Amortized Fair
Cost Value
As of March 31, 2002

Maturities:
   Within 1 year $     126,515   $     126,932  
   1 to 5 years 233,369   237,413  
   6 to 10 years 141,558   140,115  
   Over 10 years 201,386   202,190  


Total short–term and long–term securities $     702,828   $     706,650  


     We believe our investment portfolio is diversified and expect no material loss to result from the failure to perform by the issuer of the debt securities we hold. The mortgage-backed securities are insured by several associations, including Government National Mortgage Administration and Federal National Mortgage Administration.

     Our projections of hypothetical net losses in fair value of our market rate sensitive instruments, should potential changes in market rates occur, are presented below. The analysis is based on a hypothetical change in interest rates of 100, 200 and 300 basis points. Changes in interest rates may affect the fair value of our investment portfolio and may result in unrealized gains or losses. Gains or losses would be realized upon the sale of these investments. While we believe that the potential market rate change is reasonably possible, actual results may differ.

Increase (Decrease) in fair value of portfolio
given an interest rate (decrease) increase of X basis points
As of March 31, 2002
(in thousands)

(300) (200) (100) 100 200 300

$  66,142 $  44,095 $  22,047 $  (22,047) $  (44,095) $  (66,142)

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PART II. OTHER INFORMATION

ITEM 1: Legal Proceedings

     In the normal course of business, we have been named as a defendant in various legal actions such as actions seeking payments for claims denied by us, medical malpractice actions, and other various claims seeking monetary damages. These actions are in various stages of proceedings and some may ultimately be brought to trial. Incidents occurring through March 31, 2002 may result in the assertion of additional claims. With respected to these existing actions, we maintain commercial insurance programs with varying deductibles, for which we hold reserves. In the opinion of management, the outcome of these actions should not have a material adverse effect on our financial position or results of operations.

     We generally purchase commercial insurance to insure ourselves against various legal claims, including general liability, Directors & Officers, Errors & Omissions, and medical malpractice. Due to recent unfavorable changes in the commercial insurance market, we have recently elected to self-insure certain Errors & Omissions exposures, including medical malpractice claims. Coverage for general liability, Directors & Officers and other exposures have not changed materially from past practices. We maintain reserves against our self-insured exposures, either internally or through a captive insurance subsidiary.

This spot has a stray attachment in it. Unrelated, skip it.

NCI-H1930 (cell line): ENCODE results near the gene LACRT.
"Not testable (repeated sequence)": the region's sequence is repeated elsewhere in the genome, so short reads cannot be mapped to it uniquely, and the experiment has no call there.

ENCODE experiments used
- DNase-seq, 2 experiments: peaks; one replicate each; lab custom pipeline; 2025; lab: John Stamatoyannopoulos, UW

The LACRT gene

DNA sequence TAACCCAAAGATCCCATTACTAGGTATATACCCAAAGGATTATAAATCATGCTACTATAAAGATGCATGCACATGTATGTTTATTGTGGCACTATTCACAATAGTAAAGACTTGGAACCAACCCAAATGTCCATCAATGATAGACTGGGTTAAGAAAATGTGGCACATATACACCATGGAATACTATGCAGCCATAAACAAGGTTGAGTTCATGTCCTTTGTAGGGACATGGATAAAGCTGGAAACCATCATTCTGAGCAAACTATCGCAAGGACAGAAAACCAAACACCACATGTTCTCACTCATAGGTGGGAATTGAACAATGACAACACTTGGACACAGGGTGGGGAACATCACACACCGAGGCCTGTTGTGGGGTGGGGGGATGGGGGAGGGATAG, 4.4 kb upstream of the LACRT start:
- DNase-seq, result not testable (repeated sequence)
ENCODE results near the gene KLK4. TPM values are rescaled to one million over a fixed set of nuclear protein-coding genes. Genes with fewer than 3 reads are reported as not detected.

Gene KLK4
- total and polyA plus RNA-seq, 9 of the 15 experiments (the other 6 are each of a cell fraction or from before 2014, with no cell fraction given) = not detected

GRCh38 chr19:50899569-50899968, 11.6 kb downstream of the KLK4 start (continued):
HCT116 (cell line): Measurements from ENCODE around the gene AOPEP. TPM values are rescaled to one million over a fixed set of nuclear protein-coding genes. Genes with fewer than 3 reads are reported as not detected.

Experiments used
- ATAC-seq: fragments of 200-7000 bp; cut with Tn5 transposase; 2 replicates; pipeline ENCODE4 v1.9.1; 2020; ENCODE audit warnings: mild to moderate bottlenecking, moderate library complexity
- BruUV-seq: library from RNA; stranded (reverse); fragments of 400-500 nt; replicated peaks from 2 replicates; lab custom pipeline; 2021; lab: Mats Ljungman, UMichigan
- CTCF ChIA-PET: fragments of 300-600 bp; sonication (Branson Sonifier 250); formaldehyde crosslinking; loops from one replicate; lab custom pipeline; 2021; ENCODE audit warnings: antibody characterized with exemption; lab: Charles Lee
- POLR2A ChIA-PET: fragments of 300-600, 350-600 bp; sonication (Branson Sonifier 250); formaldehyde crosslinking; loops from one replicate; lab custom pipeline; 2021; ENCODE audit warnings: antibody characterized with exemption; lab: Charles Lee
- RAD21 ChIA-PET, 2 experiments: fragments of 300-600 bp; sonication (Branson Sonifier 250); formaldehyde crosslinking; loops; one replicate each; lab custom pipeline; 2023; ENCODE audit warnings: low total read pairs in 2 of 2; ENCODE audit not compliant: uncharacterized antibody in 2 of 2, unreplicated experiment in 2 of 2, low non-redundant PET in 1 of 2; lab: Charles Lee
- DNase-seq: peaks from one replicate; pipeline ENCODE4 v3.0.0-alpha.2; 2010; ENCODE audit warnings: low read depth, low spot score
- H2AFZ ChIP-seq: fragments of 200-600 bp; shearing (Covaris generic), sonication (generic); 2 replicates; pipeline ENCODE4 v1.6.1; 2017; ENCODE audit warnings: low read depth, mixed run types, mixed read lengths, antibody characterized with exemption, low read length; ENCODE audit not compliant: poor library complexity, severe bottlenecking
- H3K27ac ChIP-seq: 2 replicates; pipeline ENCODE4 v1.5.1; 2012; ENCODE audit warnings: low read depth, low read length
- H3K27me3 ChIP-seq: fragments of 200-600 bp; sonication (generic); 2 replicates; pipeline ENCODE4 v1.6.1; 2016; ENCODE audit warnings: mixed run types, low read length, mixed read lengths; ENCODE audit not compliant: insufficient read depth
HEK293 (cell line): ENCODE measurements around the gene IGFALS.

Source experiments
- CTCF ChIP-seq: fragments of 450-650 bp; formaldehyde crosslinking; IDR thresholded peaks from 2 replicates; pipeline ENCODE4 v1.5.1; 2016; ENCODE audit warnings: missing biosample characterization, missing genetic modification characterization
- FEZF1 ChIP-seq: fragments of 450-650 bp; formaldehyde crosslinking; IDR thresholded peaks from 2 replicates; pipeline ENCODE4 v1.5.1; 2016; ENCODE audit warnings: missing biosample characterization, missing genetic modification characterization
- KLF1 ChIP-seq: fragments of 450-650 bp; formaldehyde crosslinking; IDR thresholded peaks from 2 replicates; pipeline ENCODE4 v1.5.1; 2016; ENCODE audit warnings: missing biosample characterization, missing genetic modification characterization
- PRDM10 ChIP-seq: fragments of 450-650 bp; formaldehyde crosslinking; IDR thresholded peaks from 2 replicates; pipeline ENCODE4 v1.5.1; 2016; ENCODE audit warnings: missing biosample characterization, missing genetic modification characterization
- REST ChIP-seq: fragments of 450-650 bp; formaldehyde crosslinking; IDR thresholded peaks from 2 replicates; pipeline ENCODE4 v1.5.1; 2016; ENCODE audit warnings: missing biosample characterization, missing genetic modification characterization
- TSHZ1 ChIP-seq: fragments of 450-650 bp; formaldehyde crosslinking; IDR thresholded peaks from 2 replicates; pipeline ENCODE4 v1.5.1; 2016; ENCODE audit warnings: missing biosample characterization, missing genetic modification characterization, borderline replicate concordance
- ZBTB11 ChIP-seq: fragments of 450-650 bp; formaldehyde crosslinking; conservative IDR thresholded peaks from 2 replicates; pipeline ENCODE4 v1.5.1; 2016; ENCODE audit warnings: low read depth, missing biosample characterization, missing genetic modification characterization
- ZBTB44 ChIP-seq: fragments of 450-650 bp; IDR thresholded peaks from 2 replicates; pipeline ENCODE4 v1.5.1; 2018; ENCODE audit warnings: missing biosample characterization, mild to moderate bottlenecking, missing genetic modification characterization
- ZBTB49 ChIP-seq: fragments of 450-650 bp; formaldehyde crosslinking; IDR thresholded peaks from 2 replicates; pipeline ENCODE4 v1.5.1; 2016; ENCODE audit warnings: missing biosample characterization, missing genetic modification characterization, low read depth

On April 16, 2001, we were served with an Amended Complaint filed in the United States District Court for the Southern District of Florida, Miami Division, MDL No. 1334, styled In Re: Humana, Inc., Managed Care Litigation, Charles B. Shane, M.D., et al. vs. Humana, Inc., et al. This matter is a purported class action lawsuit filed by a group of health care providers against our Company and 11 other defendants in the managed care field. The lawsuit alleges multiple violations of the Racketeer Influenced and Corrupt Organizations Act, violations of the “prompt pay” statutes in certain states and breaches of contract for failure to pay claims. The lawsuit seeks declaratory, injunctive, compensatory and equitable relief as well as restitution, costs, fees and interest payments. Although we can not predict the outcome, we believe this suit is without merit and intend to defend our position vigorously.

     We may be the target of other similar lawsuits involving the Racketeer Influenced and Corrupt Organizations Act and the Employee Retirement Income Security Act of 1974, generally claiming that managed care companies overcharge consumers and misrepresent that they deliver quality health care. Although we may be the target of other similar lawsuits, we believe there is no valid basis for such lawsuits.

ITEMS 2, 3, 4 and 5: Not Applicable

ITEM 6: Exhibits and Reports on Form 8-K

     (a) Exhibit Listing

Exhibit No. Description of Exhibit


  No Exhibits have been included with this filing.


     (b) Reports on Form 8-K


        No reports on Form 8-K were filed during the quarter ended March 31, 2002.

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SIGNATURES

   Pursuant to the requirements of the Securities Exchange Act of 1934, the registrant has duly caused this report to be signed on its behalf by the undersigned thereunto duly authorized.
   
COVENTRY HEALTH CARE, INC.

(Registrant)
   
Date: May 13, 2002 By: /s/ Allen F. Wise

Allen F. Wise
President, Chief Executive Officer and Director
   
Date: May 13, 2002 By: /s/ Dale B. Wolf

Dale B. Wolf
Executive Vice President, Chief Financial Officer and Treasurer
   
Date: May 13, 2002 By: /s/ John J. Ruhlmann

John J. Ruhlmann
Vice President and Controller

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PART I: FINANCIAL INFORMATION
PART II: OTHER INFORMATION